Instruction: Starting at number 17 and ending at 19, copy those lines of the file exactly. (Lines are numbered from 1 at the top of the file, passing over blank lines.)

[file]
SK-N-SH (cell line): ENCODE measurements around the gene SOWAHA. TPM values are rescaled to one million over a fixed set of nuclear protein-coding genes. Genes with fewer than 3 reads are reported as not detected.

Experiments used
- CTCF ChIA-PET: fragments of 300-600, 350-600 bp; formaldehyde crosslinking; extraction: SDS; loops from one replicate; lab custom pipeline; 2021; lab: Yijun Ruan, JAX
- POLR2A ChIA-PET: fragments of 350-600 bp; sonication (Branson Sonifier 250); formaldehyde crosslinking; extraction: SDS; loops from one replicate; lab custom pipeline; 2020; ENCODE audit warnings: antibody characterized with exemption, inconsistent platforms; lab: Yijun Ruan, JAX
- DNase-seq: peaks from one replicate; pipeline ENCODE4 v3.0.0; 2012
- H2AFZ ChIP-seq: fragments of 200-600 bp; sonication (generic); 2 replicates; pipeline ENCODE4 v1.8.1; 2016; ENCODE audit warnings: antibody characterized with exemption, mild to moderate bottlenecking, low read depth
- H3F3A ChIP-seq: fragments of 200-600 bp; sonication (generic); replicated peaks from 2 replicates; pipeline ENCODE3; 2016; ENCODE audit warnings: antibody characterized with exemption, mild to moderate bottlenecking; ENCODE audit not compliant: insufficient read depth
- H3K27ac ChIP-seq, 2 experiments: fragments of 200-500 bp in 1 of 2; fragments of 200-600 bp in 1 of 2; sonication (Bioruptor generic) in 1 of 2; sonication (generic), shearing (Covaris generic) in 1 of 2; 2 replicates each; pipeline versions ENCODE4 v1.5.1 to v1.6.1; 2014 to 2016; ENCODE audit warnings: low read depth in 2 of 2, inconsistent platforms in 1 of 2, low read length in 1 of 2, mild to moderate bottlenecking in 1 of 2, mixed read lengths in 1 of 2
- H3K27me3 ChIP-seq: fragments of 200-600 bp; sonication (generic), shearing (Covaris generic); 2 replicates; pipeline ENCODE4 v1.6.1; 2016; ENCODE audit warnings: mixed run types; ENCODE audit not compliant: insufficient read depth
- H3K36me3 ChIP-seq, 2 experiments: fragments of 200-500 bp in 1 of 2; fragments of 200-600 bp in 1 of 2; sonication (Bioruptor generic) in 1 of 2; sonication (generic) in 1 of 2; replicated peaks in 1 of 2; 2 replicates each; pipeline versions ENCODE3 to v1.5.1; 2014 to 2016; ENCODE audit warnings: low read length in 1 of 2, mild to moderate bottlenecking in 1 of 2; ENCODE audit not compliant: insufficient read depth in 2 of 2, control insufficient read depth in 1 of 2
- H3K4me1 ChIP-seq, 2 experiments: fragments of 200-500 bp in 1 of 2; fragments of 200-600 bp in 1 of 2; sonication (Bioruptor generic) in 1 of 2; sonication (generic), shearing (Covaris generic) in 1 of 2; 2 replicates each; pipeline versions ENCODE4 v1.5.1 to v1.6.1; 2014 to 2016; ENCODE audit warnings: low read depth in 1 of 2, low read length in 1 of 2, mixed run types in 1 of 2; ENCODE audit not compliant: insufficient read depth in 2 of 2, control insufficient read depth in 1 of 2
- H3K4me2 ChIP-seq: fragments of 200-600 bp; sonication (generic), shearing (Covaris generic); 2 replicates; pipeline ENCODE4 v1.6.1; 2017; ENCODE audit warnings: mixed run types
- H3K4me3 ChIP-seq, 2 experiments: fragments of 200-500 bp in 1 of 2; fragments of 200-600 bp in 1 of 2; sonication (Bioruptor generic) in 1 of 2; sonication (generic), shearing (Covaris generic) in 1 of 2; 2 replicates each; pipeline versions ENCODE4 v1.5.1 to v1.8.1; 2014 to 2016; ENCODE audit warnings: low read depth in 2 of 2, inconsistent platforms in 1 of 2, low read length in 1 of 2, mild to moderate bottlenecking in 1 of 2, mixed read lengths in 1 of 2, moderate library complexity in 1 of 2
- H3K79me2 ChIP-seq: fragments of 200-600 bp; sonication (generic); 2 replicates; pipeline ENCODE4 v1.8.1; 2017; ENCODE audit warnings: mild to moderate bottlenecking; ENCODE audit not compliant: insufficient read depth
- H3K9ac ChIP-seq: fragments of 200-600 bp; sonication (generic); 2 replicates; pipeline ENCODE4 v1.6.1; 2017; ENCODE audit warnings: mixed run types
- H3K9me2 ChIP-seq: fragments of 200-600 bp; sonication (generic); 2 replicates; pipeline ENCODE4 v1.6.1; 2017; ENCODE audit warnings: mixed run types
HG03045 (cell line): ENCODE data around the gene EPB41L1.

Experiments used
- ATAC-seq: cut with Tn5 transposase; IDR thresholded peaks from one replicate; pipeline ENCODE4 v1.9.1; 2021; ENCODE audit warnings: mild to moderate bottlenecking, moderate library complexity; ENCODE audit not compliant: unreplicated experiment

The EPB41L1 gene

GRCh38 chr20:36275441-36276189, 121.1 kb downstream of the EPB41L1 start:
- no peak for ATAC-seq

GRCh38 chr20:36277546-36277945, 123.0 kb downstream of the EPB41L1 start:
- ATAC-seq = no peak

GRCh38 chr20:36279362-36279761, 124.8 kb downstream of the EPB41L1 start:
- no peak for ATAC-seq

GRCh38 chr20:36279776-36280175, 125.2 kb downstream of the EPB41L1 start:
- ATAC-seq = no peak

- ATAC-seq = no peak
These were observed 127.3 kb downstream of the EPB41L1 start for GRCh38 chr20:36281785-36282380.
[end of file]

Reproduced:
HG03045 (cell line): ENCODE data around the gene EPB41L1.

Experiments used
- ATAC-seq: cut with Tn5 transposase; IDR thresholded peaks from one replicate; pipeline ENCODE4 v1.9.1; 2021; ENCODE audit warnings: mild to moderate bottlenecking, moderate library complexity; ENCODE audit not compliant: unreplicated experiment